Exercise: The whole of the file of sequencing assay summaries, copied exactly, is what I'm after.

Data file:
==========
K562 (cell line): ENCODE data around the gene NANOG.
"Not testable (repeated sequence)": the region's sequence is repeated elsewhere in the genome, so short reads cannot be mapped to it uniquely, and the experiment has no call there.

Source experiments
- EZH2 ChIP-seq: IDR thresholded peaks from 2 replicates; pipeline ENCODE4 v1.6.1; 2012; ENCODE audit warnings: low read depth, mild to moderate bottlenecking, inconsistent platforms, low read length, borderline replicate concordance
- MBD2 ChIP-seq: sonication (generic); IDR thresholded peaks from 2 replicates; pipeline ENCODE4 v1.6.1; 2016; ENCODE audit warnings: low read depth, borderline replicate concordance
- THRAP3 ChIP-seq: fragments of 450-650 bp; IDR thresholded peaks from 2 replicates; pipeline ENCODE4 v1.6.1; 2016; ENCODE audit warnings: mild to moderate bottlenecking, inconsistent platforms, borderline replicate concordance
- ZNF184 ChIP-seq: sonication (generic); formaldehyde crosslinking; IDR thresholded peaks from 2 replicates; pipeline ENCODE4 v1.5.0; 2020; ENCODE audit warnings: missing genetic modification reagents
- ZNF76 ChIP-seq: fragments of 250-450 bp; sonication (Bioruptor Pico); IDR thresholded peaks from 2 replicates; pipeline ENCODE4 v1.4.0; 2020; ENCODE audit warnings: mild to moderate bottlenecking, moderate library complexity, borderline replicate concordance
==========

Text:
K562 (cell line): ENCODE data around the gene NANOG.
"Not testable (repeated sequence)": the region's sequence is repeated elsewhere in the genome, so short reads cannot be mapped to it uniquely, and the experiment has no call there.

Source experiments
- EZH2 ChIP-seq: IDR thresholded peaks from 2 replicates; pipeline ENCODE4 v1.6.1; 2012; ENCODE audit warnings: low read depth, mild to moderate bottlenecking, inconsistent platforms, low read length, borderline replicate concordance
- MBD2 ChIP-seq: sonication (generic); IDR thresholded peaks from 2 replicates; pipeline ENCODE4 v1.6.1; 2016; ENCODE audit warnings: low read depth, borderline replicate concordance
- THRAP3 ChIP-seq: fragments of 450-650 bp; IDR thresholded peaks from 2 replicates; pipeline ENCODE4 v1.6.1; 2016; ENCODE audit warnings: mild to moderate bottlenecking, inconsistent platforms, borderline replicate concordance
- ZNF184 ChIP-seq: sonication (generic); formaldehyde crosslinking; IDR thresholded peaks from 2 replicates; pipeline ENCODE4 v1.5.0; 2020; ENCODE audit warnings: missing genetic modification reagents
- ZNF76 ChIP-seq: fragments of 250-450 bp; sonication (Bioruptor Pico); IDR thresholded peaks from 2 replicates; pipeline ENCODE4 v1.4.0; 2020; ENCODE audit warnings: mild to moderate bottlenecking, moderate library complexity, borderline replicate concordance